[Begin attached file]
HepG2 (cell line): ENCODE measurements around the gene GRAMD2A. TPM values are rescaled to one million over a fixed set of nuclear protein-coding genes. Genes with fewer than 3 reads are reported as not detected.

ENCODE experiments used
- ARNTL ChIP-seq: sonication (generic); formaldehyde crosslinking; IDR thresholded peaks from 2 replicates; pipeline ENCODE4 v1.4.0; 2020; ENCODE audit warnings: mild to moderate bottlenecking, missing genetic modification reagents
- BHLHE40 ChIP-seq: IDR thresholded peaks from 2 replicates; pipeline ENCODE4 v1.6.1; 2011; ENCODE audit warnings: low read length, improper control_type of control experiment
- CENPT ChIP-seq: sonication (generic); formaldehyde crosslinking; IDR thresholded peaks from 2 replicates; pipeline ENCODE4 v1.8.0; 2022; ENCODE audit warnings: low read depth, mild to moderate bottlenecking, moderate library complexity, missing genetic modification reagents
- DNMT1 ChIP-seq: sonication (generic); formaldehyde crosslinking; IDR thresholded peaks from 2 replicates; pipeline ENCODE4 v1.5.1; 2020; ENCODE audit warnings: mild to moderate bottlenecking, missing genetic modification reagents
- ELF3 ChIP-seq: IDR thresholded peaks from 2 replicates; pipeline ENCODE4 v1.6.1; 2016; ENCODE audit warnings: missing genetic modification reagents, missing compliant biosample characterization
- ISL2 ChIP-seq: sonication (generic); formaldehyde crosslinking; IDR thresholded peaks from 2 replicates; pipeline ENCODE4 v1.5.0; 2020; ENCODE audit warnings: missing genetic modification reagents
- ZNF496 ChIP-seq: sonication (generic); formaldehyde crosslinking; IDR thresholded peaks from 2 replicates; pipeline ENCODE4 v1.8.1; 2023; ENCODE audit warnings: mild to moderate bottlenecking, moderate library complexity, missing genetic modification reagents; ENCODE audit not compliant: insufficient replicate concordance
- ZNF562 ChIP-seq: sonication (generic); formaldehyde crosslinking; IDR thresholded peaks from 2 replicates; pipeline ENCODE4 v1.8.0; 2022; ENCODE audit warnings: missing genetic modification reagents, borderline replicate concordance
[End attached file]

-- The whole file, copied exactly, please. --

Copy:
HepG2 (cell line): ENCODE measurements around the gene GRAMD2A. TPM values are rescaled to one million over a fixed set of nuclear protein-coding genes. Genes with fewer than 3 reads are reported as not detected.

ENCODE experiments used
- ARNTL ChIP-seq: sonication (generic); formaldehyde crosslinking; IDR thresholded peaks from 2 replicates; pipeline ENCODE4 v1.4.0; 2020; ENCODE audit warnings: mild to moderate bottlenecking, missing genetic modification reagents
- BHLHE40 ChIP-seq: IDR thresholded peaks from 2 replicates; pipeline ENCODE4 v1.6.1; 2011; ENCODE audit warnings: low read length, improper control_type of control experiment
- CENPT ChIP-seq: sonication (generic); formaldehyde crosslinking; IDR thresholded peaks from 2 replicates; pipeline ENCODE4 v1.8.0; 2022; ENCODE audit warnings: low read depth, mild to moderate bottlenecking, moderate library complexity, missing genetic modification reagents
- DNMT1 ChIP-seq: sonication (generic); formaldehyde crosslinking; IDR thresholded peaks from 2 replicates; pipeline ENCODE4 v1.5.1; 2020; ENCODE audit warnings: mild to moderate bottlenecking, missing genetic modification reagents
- ELF3 ChIP-seq: IDR thresholded peaks from 2 replicates; pipeline ENCODE4 v1.6.1; 2016; ENCODE audit warnings: missing genetic modification reagents, missing compliant biosample characterization
- ISL2 ChIP-seq: sonication (generic); formaldehyde crosslinking; IDR thresholded peaks from 2 replicates; pipeline ENCODE4 v1.5.0; 2020; ENCODE audit warnings: missing genetic modification reagents
- ZNF496 ChIP-seq: sonication (generic); formaldehyde crosslinking; IDR thresholded peaks from 2 replicates; pipeline ENCODE4 v1.8.1; 2023; ENCODE audit warnings: mild to moderate bottlenecking, moderate library complexity, missing genetic modification reagents; ENCODE audit not compliant: insufficient replicate concordance
- ZNF562 ChIP-seq: sonication (generic); formaldehyde crosslinking; IDR thresholded peaks from 2 replicates; pipeline ENCODE4 v1.8.0; 2022; ENCODE audit warnings: missing genetic modification reagents, borderline replicate concordance